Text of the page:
While you might not want your kids to grow up, deep down you know that one day they will want to get out to a place of their own. No one wants to find out that their thirty-something child is living off a diet of toast and baked beans, so teach your kids to care for themselves as early as possible. For a few ideas, read through our top tips on ensuring your children are self-sufficient long before they fly the nest.
Get them involved with the laundry
This skill will come in handy when you're faced with teenagers who go through several outfits a day. Young kids can help hang things up to dry, and as they get older you can teach them about separating colors and whites and how to use the washing machine. To make chores easier on them and you teach your kids how to use it properly to avoid any shrunken clothing in the future.
Turn cleaning into a game
You’ll find that kids start to pick up some good habits pretty quickly if you turn daily chores into a game, as they won't realize that what they're doing is a boring task rather than a fun new activity. Children tend to learn through repetition, and starting early should make it stick. If they’re already a bit older, try giving them some responsibility for cleaning up the house. Make it seem like they're involved in the decision by offering them the choice about which chore they’d like to take on.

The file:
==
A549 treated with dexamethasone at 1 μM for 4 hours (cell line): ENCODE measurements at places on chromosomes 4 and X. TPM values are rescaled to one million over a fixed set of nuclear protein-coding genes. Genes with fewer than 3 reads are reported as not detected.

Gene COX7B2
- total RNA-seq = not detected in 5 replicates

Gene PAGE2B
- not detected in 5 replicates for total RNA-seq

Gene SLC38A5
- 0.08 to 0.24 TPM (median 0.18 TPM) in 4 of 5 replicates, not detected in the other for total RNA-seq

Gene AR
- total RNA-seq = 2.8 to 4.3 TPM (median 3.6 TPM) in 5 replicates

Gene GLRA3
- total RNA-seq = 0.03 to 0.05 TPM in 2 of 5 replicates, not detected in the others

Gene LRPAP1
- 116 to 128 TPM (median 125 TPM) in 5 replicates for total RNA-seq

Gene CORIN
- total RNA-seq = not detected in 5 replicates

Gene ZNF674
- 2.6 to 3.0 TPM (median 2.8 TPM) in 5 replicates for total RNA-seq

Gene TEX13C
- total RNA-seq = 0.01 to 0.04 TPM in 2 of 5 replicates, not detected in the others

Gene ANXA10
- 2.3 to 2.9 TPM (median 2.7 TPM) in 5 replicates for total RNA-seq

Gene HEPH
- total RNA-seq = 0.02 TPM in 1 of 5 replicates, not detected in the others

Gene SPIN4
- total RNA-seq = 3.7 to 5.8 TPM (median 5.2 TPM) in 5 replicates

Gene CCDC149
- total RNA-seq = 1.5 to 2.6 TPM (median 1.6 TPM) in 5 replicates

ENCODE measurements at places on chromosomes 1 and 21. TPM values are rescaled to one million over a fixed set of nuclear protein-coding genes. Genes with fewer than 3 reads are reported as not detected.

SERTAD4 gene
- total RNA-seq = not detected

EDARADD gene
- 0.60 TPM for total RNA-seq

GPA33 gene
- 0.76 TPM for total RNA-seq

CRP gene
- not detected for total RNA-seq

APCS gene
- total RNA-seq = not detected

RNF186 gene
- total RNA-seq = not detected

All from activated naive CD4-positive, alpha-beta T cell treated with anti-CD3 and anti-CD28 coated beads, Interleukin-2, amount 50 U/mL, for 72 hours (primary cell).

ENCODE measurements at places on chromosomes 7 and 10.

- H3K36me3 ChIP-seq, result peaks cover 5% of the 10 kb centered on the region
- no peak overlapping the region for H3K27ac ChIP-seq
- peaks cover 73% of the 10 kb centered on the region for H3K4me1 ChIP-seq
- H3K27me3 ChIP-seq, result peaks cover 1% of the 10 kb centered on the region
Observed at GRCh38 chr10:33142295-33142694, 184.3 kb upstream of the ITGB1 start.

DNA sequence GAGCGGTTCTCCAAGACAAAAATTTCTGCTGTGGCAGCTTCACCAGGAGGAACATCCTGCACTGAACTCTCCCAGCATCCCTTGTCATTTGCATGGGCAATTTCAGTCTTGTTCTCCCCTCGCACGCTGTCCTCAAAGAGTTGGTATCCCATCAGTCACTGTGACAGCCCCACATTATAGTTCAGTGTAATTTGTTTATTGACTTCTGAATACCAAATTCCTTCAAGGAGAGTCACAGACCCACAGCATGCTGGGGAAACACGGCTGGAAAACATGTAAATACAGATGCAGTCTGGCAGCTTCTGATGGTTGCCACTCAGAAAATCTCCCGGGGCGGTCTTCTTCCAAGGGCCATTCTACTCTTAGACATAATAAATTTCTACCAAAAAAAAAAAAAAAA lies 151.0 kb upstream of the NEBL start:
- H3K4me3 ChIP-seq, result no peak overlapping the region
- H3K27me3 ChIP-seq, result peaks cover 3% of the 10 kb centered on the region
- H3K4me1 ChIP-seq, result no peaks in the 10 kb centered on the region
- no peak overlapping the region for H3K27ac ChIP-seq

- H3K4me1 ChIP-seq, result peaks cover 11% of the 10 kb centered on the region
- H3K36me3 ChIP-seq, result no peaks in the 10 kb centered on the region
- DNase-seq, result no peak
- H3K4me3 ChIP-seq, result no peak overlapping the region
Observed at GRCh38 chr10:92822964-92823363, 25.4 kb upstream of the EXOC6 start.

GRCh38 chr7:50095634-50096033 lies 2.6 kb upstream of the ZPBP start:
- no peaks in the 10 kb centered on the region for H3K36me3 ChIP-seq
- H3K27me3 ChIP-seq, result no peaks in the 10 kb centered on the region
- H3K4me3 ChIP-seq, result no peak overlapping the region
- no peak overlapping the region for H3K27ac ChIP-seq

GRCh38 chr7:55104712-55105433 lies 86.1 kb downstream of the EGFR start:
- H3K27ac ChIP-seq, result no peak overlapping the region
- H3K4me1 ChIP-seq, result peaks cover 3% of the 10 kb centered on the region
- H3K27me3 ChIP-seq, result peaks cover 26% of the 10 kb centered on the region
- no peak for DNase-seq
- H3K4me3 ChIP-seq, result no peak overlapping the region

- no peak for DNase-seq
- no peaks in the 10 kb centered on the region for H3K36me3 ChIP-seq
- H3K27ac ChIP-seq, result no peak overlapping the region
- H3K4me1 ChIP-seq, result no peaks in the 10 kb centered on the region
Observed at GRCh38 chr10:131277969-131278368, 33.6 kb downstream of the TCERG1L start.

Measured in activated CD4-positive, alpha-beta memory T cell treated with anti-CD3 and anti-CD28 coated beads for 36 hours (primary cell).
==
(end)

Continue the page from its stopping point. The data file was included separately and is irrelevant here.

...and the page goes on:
Let them help with mealtimes
Start by letting younger children help to put their lunchboxes together, and slowly progress to asking them to stir the pasta sauce or cut vegetables. This helps to teach them the basics and with any luck they’ll pick up a few tips as they watch you work. Get them to help you out once a week and praise their efforts to give them confidence. It’s also a good idea to invest in a few reliable cookbooks that you can give to them when they’re old enough to move out.
Encourage saving and money sense
It’s important to give your children a weekly or monthly allowance, and to not buy them too much on top of this. Ideally they should be encouraged to be as self-sufficient as possible, using this money to pay for phone credit and any trips out with their friends. They should also be taught about the importance of maintaining a savings account, so help them set one up as soon as possible. Even if it means that they’re only putting in 50p a month, everything is relative and it’s still a good way to teach them about monitoring money.
However old your kids are, it's crucial to set the right example from the beginning. While it might be the last thing you want to do after a long day at work, teaching them how to cook and clean now will mean that when they do start to head out on their own, you can be sure that they know how to fend for themselves.